The Duchess of Sussex took action after the paper carried extracts of a letter to her father.
The Duchess of Sussex has won the latest stage in her legal fight against the publisher of the Mail on Sunday.
The Court of Appeal rejected Associated Newspapers’ attempt to have a trial over its publication of extracts from Meghan’s letter to her father.
A High Court judge earlier this year ruled in favour of the duchess in the privacy and copyright case.
He said the issues were so clear cut there was no need for a full hearing.
That decision has now been upheld.
In a statement issued after the ruling, the duchess said: “This is a victory not just for me, but for anyone who has ever felt scared to stand up for what’s right.”
Meghan’s lawyers had said her letter to Thomas Markle in August 2018 was “deeply personal” and “self-evidently was intended to be kept private”.
Announcing the decision, the three judges hearing the appeal said the letter’s contents were “personal, private and not matters of legitimate public interest”.
They added: “It was hard to see what evidence could have been adduced at trial that would have altered the situation…
“The judge had correctly decided that, whilst it might have been proportionate to publish a very small part of the letter for that purpose, it was not necessary to publish half the contents of the letter.”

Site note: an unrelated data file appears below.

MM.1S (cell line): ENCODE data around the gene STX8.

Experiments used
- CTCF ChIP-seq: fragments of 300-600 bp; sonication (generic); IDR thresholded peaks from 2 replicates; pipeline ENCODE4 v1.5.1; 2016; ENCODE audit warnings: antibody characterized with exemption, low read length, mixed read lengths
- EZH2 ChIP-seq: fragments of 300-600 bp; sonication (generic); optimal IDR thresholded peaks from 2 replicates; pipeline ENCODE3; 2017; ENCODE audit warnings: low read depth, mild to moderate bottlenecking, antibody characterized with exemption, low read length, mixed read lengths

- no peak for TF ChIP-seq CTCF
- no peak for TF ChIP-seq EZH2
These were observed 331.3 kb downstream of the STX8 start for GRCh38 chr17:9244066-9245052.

The judges were told during the hearing that 585 out of the letter’s 1,250 words had been republished in the five articles in question.
Meghan has won a significant victory in this courtroom battle to protect her privacy.
She’s drawn a line in the sand. Even if her life is of public interest, she’s shown that it doesn’t make her public property.
It was a high-risk strategy, which could have put her in court facing awkward questions, but the appeal court ruling has seen her winning without that.
But it’s already come with some bruising headlines – such as having to apologise for having forgotten how information was given to authors writing a book about her and Prince Harry.
This might have been an “unfortunate lapse of memory”, said the appeal court ruling, but it didn’t bear on the fundamental issues of whether such a private letter to her father should have been published.
Meghan divides public opinion – with vocal supporters and critics both seeing bias and prejudice on the other side – and this court case is unlikely to change that.
But she has succeeded in a legal battle that previous generations of royals would probably have avoided.